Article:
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Le centième singe

Le centième singe

http://fr.wikipedia.org/wiki/Le_centi%C3%A8me_singe

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Oliver (chimpanzee) Oliver (c. 1958 – 2 June 2012[1]) was a common chimpanzee and a former performing ape once promoted as a missing link or "Humanzee" due to his unusually human-like face and a tendency to walk upright. Despite his somewhat unusual appearance and behavior, scientists determined in the 1990s that Oliver was not a human-chimpanzee hybrid.[2] Oliver was acquired as a young animal (around 2 years old[3]) in 1960 by trainers Frank and Janet Berger. Supposedly, the chimpanzee had been caught in the Democratic Republic of the Congo (then Republic of the Congo). Oliver was purchased in 1989 by the Buckshire Corporation, a Pennsylvania laboratory leasing out animals for scientific and cosmetic testing. His entrance examination revealed some previous rough handling.

Ben Franklin effect The Ben Franklin effect is a proposed psychological phenomenon: A person who has performed a favor for someone is more likely to do another favor for that person than they would be if they had received a favor from that person. An explanation for this would be that we internalize the reason that we helped them was because we liked them. The opposite case is also believed to be true, namely that we come to hate a person whom we did wrong to. We de-humanize them to justify the bad things we did to them.[1] It has been suggested that if soldiers who have killed enemy servicemen in combat situations later come to hate them, it is because this psychological maneuver helps to “decrease the dissonance of killing.”[1] Such a phenomenon might also “explain long-standing grudges like Hatfield vs. The Benjamin Franklin effect, in other words, “is the result of your concept of self coming under attack.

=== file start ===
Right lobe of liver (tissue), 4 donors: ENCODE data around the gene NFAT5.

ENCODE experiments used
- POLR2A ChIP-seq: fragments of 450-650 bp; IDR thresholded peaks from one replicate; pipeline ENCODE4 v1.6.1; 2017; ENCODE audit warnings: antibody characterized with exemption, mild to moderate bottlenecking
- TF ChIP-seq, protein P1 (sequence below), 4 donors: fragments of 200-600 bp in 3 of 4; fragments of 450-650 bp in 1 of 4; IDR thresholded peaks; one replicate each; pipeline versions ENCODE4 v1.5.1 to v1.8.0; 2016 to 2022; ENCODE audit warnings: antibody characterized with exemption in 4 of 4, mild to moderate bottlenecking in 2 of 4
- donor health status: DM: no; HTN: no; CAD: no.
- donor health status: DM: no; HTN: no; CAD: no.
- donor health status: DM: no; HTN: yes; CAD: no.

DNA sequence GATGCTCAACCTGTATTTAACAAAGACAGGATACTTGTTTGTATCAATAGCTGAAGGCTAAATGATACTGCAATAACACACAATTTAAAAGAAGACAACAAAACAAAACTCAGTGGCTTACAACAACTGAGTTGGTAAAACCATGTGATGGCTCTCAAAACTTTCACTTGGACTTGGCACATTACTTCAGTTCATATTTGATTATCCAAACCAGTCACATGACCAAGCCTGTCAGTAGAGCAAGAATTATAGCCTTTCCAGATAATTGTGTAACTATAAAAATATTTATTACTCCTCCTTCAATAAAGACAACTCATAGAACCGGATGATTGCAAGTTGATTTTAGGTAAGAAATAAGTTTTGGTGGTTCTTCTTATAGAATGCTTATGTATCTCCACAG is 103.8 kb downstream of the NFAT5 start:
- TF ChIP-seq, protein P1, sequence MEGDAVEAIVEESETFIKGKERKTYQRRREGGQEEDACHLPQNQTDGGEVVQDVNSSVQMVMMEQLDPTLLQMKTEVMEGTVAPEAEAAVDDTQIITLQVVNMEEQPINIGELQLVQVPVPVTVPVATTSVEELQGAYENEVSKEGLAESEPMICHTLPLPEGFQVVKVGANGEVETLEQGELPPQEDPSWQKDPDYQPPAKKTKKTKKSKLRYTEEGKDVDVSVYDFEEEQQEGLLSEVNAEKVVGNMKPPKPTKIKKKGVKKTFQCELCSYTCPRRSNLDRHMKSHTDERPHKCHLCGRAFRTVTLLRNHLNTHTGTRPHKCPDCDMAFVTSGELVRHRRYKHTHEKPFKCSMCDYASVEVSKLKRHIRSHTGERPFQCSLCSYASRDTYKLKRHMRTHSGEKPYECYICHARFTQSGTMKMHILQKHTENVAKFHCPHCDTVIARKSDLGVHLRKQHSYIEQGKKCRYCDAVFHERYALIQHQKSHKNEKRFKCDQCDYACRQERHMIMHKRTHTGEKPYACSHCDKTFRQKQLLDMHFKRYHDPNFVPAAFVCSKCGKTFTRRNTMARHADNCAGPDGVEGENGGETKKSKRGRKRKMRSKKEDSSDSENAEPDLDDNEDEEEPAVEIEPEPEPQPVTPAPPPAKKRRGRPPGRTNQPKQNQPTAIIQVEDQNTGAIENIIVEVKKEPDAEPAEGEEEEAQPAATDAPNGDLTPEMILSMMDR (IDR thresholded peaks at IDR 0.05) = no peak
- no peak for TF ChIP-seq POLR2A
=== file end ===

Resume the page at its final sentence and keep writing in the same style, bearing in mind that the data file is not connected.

Minority rules: Scientists discover tipping point for the spread of ideas Scientists at Rensselaer Polytechnic Institute have found that when just 10 percent of the population holds an unshakable belief, their belief will always be adopted by the majority of the society. The scientists, who are members of the Social Cognitive Networks Academic Research Center (SCNARC) at Rensselaer, used computational and analytical methods to discover the tipping point where a minority belief becomes the majority opinion. The finding has implications for the study and influence of societal interactions ranging from the spread of innovations to the movement of political ideals. "When the number of committed opinion holders is below 10 percent, there is no visible progress in the spread of ideas. It would literally take the amount of time comparable to the age of the universe for this size group to reach the majority," said SCNARC Director Boleslaw Szymanski, the Claire and Roland Schmitt Distinguished Professor at Rensselaer.